Pets allowed
Elevation Gain
1,080.00 ft (329.18 m)
Trail type
3.70 mi (5.95 km)
Please respect the outdoors by practicing Leave No Trace. Learn more about how to apply the principles of Leave No Trace on your next outdoor adventure here.

Heughs Canyon is located just on the edge of Salt Lake City along the Wasatch Front. Found between Mount Olympus and Big Cottonwood Canyon, you will never find the large crowds here that its closest neighbors have. As trails go for Salt Lake locals, this is a great one. It is steep but not crazy, just long enough to get your heart rate up, and there is a creek for the dogs to drink from. Trees cover most of the trail, so its perfect for after-work hikes in the summer while the sun sets across the valley. The fall colors are really great too, and there are beautiful spires of rock along the canyon rim.

At the top of the trail is a large rock slide where you can finally get some good views of the city below. Rock climbing opportunities abound further up, and there is a waterfall that tends to lose flow later in the season. Given the access, the beauty, the creek, and the dog-friendly trail, this is one of the best hiking options for Salt Lake City dog owners. Keep in mind that the route leads through a home owner's private property at the trailhead, so please be courteous. Also note that this area is known for rattlesnakes, so keep your eyes and ears peeled.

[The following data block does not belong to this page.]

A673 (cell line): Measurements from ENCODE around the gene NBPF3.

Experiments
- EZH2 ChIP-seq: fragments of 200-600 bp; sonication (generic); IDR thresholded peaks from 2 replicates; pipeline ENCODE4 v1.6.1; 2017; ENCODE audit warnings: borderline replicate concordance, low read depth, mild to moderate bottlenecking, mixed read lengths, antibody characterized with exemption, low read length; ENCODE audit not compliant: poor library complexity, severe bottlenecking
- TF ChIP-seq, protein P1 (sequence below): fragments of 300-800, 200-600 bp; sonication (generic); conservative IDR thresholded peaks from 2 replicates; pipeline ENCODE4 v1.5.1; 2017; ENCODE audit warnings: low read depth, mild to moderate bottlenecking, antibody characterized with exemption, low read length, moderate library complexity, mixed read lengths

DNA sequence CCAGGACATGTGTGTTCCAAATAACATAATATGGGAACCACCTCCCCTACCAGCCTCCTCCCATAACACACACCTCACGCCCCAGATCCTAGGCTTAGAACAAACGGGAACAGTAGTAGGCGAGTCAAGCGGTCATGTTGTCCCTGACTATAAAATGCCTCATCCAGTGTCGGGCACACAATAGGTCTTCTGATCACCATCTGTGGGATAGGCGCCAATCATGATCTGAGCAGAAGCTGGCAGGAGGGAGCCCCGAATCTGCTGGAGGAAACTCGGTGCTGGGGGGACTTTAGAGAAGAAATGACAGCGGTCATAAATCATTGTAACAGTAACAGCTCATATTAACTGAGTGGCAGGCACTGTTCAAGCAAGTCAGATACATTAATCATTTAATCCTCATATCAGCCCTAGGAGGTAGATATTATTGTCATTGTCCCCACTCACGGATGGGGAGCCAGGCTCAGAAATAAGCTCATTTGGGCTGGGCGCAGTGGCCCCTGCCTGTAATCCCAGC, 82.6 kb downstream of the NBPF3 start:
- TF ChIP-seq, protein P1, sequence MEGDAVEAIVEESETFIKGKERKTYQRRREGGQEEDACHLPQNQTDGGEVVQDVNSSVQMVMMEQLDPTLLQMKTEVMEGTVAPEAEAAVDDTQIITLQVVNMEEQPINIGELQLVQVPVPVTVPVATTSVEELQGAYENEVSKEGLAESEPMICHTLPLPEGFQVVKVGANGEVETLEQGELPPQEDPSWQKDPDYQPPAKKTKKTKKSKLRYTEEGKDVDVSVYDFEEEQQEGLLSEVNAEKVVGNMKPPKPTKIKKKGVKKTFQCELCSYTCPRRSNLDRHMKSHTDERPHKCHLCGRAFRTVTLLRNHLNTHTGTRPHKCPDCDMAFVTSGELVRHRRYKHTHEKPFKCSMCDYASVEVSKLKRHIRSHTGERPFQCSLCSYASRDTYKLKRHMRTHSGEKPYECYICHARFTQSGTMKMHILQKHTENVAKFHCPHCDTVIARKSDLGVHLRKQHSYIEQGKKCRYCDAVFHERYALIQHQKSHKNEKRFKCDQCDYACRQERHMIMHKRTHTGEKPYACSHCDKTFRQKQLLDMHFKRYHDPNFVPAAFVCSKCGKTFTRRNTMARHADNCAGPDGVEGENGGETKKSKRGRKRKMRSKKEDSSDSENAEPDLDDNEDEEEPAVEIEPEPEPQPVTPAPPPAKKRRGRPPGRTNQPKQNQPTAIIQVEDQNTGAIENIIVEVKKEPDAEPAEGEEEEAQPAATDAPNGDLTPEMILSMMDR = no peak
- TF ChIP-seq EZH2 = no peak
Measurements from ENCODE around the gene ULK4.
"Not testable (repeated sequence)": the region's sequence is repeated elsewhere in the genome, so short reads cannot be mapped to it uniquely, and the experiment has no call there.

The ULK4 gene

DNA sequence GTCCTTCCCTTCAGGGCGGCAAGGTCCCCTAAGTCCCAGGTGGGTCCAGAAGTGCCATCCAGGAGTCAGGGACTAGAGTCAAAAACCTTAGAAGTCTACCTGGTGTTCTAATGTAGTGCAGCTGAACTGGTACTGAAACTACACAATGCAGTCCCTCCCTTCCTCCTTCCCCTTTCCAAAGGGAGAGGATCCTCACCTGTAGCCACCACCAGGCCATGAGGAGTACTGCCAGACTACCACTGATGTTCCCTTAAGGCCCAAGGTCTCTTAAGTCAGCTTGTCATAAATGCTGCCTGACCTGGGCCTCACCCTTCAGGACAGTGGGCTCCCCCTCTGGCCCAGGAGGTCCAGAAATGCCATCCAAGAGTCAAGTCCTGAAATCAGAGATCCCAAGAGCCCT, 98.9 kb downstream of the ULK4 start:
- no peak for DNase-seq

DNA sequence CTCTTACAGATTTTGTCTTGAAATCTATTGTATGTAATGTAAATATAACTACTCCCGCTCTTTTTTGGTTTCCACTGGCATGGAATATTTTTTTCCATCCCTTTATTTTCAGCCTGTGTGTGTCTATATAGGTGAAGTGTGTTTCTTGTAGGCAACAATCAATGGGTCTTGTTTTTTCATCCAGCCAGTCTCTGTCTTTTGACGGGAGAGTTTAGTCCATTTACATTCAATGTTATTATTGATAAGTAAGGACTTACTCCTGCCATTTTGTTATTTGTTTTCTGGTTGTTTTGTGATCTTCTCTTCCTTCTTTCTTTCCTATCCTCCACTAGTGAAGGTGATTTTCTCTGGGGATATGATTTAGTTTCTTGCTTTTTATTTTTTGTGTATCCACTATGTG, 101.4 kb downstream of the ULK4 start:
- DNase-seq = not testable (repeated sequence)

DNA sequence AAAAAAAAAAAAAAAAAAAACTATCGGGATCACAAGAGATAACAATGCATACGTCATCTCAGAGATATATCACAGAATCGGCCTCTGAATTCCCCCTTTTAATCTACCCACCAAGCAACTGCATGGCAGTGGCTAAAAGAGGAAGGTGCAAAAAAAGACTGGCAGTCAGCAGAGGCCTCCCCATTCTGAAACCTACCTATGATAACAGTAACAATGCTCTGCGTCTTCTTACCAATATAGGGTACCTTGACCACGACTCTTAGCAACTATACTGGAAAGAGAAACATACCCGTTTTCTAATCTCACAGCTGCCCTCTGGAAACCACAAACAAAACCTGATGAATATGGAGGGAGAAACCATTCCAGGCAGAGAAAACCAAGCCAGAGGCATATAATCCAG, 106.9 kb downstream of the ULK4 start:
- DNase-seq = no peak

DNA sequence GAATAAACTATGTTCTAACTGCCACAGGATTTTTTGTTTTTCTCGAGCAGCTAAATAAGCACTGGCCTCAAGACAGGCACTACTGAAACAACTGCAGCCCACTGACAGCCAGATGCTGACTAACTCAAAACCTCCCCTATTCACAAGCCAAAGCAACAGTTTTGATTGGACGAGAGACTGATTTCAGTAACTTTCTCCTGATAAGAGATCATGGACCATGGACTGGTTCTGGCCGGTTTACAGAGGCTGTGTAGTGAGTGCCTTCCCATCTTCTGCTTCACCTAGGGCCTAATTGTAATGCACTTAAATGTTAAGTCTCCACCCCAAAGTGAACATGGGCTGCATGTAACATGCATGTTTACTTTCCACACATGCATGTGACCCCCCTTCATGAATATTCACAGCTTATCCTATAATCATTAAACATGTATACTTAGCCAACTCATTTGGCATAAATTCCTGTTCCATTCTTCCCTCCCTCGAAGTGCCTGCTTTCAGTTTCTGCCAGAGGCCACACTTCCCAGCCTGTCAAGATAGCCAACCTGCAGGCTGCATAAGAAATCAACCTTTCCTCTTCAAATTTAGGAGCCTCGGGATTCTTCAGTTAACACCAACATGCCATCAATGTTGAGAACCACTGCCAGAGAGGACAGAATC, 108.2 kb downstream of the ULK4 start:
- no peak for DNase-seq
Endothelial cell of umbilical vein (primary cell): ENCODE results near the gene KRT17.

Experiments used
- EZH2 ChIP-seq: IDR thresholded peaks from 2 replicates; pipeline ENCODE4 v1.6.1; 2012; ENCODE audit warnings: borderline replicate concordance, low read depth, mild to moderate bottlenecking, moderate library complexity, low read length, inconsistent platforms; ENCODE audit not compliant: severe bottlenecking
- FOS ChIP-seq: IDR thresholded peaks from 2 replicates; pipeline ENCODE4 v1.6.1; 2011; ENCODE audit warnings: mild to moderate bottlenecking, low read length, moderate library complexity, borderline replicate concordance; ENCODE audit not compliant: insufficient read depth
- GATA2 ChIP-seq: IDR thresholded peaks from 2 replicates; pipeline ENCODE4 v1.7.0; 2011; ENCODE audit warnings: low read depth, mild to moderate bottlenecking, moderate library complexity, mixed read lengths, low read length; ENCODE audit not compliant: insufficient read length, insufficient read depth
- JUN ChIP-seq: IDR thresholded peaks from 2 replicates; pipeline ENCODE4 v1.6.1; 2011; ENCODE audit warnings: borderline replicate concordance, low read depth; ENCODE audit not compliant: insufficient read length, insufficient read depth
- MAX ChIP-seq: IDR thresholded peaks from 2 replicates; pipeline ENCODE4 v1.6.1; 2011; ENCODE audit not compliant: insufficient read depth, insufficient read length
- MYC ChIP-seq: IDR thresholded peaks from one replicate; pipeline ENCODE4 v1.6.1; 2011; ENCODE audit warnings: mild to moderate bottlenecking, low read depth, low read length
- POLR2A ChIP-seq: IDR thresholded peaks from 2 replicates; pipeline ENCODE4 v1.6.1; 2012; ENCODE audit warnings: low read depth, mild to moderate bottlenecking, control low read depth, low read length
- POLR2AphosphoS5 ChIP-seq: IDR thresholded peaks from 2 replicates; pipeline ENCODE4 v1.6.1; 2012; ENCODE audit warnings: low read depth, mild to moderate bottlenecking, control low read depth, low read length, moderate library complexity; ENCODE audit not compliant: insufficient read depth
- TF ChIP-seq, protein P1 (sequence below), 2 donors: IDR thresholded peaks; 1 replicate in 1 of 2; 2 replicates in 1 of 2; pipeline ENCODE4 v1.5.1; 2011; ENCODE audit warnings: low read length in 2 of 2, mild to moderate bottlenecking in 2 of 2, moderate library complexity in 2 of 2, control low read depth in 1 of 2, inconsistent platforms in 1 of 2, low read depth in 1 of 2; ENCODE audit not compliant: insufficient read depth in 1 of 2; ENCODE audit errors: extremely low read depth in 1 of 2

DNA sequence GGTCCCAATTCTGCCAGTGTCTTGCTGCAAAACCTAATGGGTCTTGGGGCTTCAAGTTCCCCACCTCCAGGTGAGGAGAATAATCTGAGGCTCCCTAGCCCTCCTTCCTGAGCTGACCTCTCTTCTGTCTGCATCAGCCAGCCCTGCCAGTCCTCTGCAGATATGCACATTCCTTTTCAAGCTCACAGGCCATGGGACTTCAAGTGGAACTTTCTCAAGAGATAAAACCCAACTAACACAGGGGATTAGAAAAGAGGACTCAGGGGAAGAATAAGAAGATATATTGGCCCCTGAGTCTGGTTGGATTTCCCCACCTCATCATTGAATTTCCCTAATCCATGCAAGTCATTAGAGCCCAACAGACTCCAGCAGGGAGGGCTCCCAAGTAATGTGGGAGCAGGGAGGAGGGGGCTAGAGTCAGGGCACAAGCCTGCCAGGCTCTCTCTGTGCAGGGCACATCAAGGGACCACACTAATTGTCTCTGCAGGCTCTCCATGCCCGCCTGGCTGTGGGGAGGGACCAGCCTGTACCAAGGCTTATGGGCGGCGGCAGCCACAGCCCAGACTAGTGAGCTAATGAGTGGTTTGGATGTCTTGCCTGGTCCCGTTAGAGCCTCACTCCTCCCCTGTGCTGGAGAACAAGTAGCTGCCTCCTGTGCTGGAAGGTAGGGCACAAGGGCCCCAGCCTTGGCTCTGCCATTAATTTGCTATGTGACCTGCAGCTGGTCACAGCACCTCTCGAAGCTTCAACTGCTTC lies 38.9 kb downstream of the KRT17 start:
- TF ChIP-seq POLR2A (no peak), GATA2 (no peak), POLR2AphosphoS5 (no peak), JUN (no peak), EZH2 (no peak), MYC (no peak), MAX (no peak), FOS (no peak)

Logistics + Planning

Preferable season(s)




Parking Pass

Not Required


Near town. Shaded trail. Dog friendly.


Occasional rattlesnakes.

Trailhead Elevation

5,070.00 ft (1,545.34 m)


Rock climbing
Bird watching
Big vistas


Nearby Lodging + Camping


This is an off leash trail despite general confusion about the signage. The on leash signs only legally apply to the neighborhood and to the first 0.1 mile of the trail while it is still in the city of Holladay. After this point, the trail enters Mount Olympus wilderness in the Uintah-Cache National Forest where dogs may be off-leash. Unfortunately, there is no sign indicating this transition. It is true that there is poison ivy all over the trail, which is overgrown and has loose rock, so beware.
As the sign says this is an on-leash dog trail. Lots of poison ivy this year, leaves of 3 leave them be, and right along the trail in numerous places. If your dog brushes it and then you pet your dog then you get it.
The trailhead parking is on Wasatch Boulevard as Google Maps shows,-111.7980654,17.34z/
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